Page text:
How can I lower my cholesterol if I have diabetes?

Dr. Tyler S. Carroll, MD
Family Practitioner


Cholesterol lowering is an important aspect of diabetes care. In general, people with diabetes should have a primary goal of lowering their LDL cholesterol to below 100. Additionally, HDL cholesterol should be attempted to be raised above 40 and triglycerides below 150. A low cholesterol diet and regular cardiovascular exercise are initially recommended. If necessary, cholesterol lowering medication may be needed to get the LDL below 100.

People with diabetes should maintain lower low-density lipoprotein (LDL) cholesterol levels—less than 100 milligrams per deciliter (mg/dL)—than any other group. You are also more likely to have low levels of the so-called good high-density lipoprotein (HDL) cholesterol and high levels of triglycerides, another blood fat that is an independent risk factor for heart disease. That's why your triglyceride levels should remain below 150 mg/dL and your HDL levels above 50 mg/dL.

While statins can help some with these levels, other medications might be needed. And don't forget the second part of the cholesterol-lowering equation: lifestyle changes. That means 30 to 60 minutes of physical activity most days; reducing the amount of saturated and trans fat in your diet; and following a healthy diet high in whole grains and fruits and vegetables.

To lower your cholesterol levels if you have diabetes, you should:

  • Eat less saturated fat. Saturated fat is a type of fat in foods that raises blood cholesterol. Try cutting back on foods high in saturated fat such as meats, butter, whole milk, cream, cheese, lard, shortening and baked goods made with palm oil and coconut oil. Instead, have lean meat, poultry, fish, olive oil, peanut oil, corn oil, low-fat or non-fat milk and cheese, whole grains, fruits and vegetables.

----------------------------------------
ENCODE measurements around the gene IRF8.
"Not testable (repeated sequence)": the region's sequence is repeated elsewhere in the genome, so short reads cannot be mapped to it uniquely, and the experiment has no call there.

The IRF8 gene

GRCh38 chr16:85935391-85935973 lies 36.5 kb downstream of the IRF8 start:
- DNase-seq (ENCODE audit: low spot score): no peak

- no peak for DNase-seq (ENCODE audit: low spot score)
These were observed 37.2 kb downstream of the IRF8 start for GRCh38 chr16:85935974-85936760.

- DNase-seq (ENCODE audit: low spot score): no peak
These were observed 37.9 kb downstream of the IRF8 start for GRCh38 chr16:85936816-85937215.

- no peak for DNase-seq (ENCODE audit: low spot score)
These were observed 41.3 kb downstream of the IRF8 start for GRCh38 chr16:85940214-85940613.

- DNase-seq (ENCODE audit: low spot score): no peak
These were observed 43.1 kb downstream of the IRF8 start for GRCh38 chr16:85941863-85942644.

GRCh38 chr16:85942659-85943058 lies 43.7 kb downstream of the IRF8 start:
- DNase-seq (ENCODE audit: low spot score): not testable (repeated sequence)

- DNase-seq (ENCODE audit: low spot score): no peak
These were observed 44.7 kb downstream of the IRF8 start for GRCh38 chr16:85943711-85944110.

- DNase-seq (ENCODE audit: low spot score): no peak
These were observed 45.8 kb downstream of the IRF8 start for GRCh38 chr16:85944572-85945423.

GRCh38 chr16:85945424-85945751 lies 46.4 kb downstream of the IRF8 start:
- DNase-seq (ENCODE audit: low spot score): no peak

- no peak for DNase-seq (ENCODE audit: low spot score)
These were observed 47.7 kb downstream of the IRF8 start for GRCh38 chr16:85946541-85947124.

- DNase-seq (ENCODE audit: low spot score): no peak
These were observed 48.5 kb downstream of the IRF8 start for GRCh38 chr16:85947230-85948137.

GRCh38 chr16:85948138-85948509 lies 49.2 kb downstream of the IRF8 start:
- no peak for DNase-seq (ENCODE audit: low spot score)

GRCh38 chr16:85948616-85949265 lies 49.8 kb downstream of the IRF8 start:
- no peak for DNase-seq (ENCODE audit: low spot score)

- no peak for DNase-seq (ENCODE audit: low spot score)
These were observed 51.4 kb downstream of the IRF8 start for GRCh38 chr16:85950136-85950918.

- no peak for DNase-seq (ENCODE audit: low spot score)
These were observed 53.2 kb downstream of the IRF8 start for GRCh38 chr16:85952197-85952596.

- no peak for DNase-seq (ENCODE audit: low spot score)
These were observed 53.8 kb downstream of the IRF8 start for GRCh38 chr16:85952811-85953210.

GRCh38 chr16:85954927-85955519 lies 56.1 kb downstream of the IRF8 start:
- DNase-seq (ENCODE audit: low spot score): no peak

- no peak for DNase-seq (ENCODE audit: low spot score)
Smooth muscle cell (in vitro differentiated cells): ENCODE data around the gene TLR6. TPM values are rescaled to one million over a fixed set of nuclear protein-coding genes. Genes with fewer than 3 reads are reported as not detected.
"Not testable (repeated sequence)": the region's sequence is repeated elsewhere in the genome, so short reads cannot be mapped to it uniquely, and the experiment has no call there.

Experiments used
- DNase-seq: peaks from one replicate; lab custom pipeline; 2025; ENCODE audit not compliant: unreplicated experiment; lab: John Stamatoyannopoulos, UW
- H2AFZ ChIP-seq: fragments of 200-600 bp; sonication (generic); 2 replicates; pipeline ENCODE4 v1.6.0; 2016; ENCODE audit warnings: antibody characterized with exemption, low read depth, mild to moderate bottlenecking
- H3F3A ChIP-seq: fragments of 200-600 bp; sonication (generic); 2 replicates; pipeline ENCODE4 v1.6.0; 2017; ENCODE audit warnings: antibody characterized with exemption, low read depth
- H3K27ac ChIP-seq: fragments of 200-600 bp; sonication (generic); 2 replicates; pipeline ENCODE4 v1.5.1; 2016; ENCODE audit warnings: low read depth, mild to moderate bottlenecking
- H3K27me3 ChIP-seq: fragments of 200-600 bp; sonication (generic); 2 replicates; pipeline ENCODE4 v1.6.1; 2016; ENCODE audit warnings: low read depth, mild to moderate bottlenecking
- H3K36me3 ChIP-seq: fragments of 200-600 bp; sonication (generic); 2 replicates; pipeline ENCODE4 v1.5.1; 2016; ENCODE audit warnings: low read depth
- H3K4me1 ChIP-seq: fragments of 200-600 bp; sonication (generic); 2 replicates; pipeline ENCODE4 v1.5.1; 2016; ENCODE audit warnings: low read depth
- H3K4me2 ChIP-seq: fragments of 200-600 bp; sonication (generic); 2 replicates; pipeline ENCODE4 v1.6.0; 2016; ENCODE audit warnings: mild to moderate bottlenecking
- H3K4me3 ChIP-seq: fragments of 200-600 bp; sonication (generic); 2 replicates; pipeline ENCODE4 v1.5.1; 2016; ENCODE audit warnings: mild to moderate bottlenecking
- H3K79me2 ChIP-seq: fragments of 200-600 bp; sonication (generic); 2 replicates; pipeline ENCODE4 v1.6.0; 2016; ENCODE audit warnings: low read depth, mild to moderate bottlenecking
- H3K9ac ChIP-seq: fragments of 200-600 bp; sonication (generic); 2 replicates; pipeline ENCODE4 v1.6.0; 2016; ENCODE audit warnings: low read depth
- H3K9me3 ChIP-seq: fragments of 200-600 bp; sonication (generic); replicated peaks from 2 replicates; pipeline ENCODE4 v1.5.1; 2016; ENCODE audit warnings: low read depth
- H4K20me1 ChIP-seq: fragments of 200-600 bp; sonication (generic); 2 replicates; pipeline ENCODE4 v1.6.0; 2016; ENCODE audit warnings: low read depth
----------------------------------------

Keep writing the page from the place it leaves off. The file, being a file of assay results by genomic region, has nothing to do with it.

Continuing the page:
• Eat foods high in fiber, such as oatmeal, dried beans and dried peas, and citrus fruits.
  • Use special cholesterol-lowering margarine.
  • Keep your blood glucose close to your target range to help lower your triglycerides.
  • Be more active.
  • Aim for a healthy weight by watching portion sizes.
  • Quit smoking to help boost your levels of HDL (good) cholesterol.
  • Watch your alcohol consumption.
  • Take cholesterol-lowering pills as prescribed.

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Important: This content reflects information from various individuals and organizations and may offer alternative or opposing points of view. It should not be used for medical advice, diagnosis or treatment. As always, you should consult with your healthcare provider about your specific health needs.